"We try to make sure that when we do something, it's really from our hearts, and we're so appreciative of this community. It has literally built us, from staff to customers, and it'll blow your mind to see how far we've come. Everything we've done we've been fortunate enough to do through word-of-mouth, which is so powerful — I cannot begin to explain and emphasize how important this community has been," Mindy said. "The number-one thing that we've done to grow the Friendly Market is that through our business plan we have really been able to listen to our customers and let them dictate our growth. I don't think a lot of businesses have the luxury of that — it's just amazing. If a customer says we need to try to do more of something or try something new, we listen and make the adjustment."

One addition that was overwhelmingly requested by customers? Wine.

After receiving multiple requests, Fitzpatrick added it to the inventory and it soon became one of the most popular offerings at the market.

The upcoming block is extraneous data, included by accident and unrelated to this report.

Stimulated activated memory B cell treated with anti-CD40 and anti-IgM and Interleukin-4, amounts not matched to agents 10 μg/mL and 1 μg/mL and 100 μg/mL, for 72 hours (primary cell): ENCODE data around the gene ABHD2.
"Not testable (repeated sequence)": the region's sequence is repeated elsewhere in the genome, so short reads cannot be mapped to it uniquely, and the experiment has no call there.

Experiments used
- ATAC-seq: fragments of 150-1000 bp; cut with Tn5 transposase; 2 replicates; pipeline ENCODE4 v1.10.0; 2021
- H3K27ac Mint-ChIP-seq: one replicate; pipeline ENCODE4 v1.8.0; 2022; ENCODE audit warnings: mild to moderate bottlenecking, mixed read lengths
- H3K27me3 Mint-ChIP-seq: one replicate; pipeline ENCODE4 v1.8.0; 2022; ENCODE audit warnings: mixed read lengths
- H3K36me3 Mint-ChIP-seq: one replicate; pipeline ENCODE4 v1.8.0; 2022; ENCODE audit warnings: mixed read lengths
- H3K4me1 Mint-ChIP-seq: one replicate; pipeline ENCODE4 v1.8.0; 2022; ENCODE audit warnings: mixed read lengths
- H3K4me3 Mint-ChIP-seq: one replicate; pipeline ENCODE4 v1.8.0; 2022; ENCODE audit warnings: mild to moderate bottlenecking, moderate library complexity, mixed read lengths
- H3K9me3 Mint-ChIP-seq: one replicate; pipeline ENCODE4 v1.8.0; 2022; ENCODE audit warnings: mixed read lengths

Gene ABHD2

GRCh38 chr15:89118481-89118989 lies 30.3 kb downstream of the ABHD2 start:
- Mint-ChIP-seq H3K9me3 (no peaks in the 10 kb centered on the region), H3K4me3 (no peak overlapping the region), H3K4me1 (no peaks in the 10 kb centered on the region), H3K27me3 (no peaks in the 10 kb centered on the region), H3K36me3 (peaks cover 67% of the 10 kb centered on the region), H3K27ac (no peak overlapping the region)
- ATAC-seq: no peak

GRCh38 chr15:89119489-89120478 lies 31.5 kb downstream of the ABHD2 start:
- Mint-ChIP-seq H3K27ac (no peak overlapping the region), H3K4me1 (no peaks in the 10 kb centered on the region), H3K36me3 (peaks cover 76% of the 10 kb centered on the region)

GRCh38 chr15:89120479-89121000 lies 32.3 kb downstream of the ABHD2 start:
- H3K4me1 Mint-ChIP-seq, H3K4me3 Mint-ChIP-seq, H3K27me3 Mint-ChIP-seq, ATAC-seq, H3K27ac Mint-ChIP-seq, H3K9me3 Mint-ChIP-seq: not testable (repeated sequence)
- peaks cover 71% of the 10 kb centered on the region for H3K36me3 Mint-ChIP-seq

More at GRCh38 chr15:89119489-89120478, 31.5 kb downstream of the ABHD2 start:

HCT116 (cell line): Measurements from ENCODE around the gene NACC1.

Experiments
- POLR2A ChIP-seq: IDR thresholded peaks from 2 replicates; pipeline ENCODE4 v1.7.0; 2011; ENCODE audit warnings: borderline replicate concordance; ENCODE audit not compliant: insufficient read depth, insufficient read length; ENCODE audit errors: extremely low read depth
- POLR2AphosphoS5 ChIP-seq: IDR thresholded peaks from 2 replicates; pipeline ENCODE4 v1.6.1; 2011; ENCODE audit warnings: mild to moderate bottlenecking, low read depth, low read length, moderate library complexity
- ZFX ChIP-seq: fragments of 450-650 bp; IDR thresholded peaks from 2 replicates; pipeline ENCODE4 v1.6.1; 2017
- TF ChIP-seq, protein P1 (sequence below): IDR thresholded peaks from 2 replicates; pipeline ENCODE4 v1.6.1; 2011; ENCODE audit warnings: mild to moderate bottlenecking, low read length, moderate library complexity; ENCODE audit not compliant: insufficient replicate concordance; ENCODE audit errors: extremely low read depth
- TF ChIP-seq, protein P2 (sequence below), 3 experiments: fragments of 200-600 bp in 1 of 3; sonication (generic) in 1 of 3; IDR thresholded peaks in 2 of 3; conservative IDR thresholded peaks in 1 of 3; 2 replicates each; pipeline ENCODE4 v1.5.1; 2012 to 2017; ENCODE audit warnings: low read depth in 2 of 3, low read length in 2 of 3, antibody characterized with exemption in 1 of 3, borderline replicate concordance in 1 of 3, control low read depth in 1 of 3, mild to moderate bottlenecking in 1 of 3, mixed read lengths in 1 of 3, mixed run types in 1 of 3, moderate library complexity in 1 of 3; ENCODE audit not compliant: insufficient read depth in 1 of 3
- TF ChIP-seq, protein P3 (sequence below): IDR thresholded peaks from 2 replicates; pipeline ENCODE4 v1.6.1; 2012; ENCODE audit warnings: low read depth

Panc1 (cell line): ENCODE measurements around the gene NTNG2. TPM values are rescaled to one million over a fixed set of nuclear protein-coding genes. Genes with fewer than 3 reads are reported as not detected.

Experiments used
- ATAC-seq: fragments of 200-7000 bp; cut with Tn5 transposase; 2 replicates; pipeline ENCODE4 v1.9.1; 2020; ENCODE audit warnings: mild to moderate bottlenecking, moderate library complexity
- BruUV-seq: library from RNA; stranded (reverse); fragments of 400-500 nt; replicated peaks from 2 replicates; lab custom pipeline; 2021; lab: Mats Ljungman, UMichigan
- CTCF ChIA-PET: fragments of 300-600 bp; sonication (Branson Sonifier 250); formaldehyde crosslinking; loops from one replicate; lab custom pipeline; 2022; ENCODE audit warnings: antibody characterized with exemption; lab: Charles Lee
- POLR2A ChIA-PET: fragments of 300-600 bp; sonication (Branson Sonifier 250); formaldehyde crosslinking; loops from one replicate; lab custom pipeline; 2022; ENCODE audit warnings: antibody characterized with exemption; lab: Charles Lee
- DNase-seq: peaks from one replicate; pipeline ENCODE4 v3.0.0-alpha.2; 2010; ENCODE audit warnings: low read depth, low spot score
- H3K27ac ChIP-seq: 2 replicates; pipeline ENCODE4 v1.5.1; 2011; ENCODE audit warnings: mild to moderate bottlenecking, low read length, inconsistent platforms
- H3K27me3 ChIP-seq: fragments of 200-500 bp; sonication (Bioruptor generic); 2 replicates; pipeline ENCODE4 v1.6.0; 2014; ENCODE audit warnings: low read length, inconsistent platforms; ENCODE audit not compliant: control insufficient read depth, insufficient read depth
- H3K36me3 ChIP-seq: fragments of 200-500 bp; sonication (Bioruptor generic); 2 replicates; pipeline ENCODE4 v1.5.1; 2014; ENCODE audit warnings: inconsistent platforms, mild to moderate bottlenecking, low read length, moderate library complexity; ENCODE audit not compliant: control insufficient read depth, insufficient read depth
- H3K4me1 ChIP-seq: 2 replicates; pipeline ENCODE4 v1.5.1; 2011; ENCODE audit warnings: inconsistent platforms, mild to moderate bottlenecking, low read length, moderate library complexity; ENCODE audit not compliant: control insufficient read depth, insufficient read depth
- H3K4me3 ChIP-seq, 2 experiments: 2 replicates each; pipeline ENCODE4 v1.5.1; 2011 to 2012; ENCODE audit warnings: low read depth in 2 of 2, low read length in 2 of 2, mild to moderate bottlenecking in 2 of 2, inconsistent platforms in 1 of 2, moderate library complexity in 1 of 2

The Friendly Market isn't the only Carteret County business that's generated widespread buzz. Tech also thrives at the Crystal Coast.

At Transportation Impact — an Emerald Isle-based company that identifies supply chain savings through small package rate negotiation, parcel invoice audit, and freight services — there is a lot going on. The company has been named one of Inc. Magazine's Best Workplaces, is a winner of the Business North Carolina Small Business of the Year award, and has been included in the Inc. 5000 — a list of the fastest-growing private companies in the country, multiple times.

Since starting in 2008, Transportation Impact has expanded their office space multiple times, bringing job opportunities and an economic boost to the county. Its Emerald Isle headquarters building also includes the award-winning Caribsea Restaurant and a rooftop bar with views of the ocean and Bogue Sound.

"From an economic standpoint, we now have 89 employees, and 79 percent of those reside locally. We're so excited to have found such great talent here in Carteret County, and we've also hired folks from outside Carteret County who have moved here with their families. Our employees love living here. The quality of life is just so amazing — getting to go to the beach after work or drop a fishing line in the sound," said Jamie Vogel, the company's Vice President of Sales and Marketing. "We've grown so quickly that we're needing to recruit from outside the local labor market to fill positions requiring very specific skill sets."